Content Mining of the bioscience literature


Thu May 14th 10:00am to 11:00am PDT


Peter Murray-Rust


The ContentMine has developed Open tools for mining the scientific and medical literature (full text, figures, images and supplemental data). We have developed a pipeline to cover the whole process of Crawling, Scraping, Normalising and Mining articles and storing/republishing the results. We are now doing this on a daily basis.

The ContentMine is funded by a Fellowship to PMR from the Shuttleworth Foundation. The aims include the creation of subcommunities, and unrestricted dissemination of all materials, code and results (Apache 2, CC-BY and CC0 as appropriate). We intend to generate publish 100 million facts per year available for use and re-use. The system is designed to allow anyone to create pluggable resources (code, vocabularies) and to make ContentMining easy and available to anyone. Much of our work is through interactive workshops and we hope to show participants how to start ContentMining. Two of our approaches include downloadable virtual machines and a web service.


Dr. Peter Murray-Rust is a chemist currently working at the University of Cambridge. As well as his work in chemistry, Dr. Murray-Rust is also known for his support of open access and open data.  He leads the team at the ContentMine project which uses machines to liberate 100,000,000 facts from the scientific literature. After obtaining a Ph.D., he became lecturer in chemistry at the (new) University of Stirling and was first warden of Andrew Stewart Hall of Residence. In 1982 he moved to Glaxo Group Research at Greenford to head Molecular Graphics, Computational Chemistry and later protein structure determination. He was Professor of Pharmacy in the University of Nottingham from 1996-2000, setting up the Virtual School of Molecular Sciences. He is now Reader in Molecular Informatics at the University of Cambridge and Senior Research Fellow of Churchill College, Cambridge.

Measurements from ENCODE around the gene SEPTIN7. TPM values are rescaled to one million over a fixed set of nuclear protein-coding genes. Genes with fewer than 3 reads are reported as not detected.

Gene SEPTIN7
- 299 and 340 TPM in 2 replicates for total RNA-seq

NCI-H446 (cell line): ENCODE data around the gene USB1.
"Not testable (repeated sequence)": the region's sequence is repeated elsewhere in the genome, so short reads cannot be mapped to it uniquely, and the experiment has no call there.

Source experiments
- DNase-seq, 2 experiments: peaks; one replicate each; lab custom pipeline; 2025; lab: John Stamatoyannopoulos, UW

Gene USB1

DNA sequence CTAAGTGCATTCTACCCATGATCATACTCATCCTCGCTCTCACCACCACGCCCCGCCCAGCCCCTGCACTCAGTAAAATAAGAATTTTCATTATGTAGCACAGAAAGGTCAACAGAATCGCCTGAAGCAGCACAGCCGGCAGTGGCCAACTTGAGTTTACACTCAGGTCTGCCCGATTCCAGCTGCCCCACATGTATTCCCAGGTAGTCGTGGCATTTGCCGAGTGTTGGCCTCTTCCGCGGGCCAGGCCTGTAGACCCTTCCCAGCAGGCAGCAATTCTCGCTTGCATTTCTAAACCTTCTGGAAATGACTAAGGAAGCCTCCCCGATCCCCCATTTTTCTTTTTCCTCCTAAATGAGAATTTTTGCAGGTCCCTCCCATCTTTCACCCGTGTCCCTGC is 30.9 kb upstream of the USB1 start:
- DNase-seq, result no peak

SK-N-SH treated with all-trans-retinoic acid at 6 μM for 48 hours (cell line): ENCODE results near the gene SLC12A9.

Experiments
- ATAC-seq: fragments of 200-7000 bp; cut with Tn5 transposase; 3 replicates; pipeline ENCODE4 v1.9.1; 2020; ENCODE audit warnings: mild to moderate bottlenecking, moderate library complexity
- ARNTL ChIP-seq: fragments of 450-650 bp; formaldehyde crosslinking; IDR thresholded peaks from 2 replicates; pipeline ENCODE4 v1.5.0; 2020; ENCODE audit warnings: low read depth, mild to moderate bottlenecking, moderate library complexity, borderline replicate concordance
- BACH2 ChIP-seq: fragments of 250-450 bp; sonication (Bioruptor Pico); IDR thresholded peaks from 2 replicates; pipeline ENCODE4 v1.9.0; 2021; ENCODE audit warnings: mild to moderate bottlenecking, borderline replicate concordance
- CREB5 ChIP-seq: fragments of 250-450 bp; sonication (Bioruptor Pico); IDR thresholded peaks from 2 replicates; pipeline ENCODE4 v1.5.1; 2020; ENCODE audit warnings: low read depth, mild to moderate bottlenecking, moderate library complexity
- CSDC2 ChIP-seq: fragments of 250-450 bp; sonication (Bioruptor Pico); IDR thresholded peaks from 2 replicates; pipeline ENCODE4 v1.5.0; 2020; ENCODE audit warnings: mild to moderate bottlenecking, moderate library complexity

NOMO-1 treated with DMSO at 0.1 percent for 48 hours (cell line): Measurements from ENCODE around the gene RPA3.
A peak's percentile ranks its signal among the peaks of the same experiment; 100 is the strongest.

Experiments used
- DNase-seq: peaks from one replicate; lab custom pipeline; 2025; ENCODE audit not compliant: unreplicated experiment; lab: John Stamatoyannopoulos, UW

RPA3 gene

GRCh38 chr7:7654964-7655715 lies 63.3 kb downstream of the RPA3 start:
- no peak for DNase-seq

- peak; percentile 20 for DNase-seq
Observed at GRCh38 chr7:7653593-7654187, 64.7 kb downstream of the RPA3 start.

Dr. Murray-Rust's research interests have involved the automated analysis of data in scientific publications, creation of virtual communities (e.g., The Virtual School of Natural Sciences in the Globewide Network Academy and the Semantic Web). With Henry Rzepa he has extended this to chemistry through the development of markup languages, especially Chemical Markup Language. He campaigns for open data, particularly in science, and is on the advisory board of the Open Knowledge Foundation and a co-author of the Panton Principles for Open scientific data. Together with a few other chemists he was a founder member of the Blue Obelisk movement in 2005.

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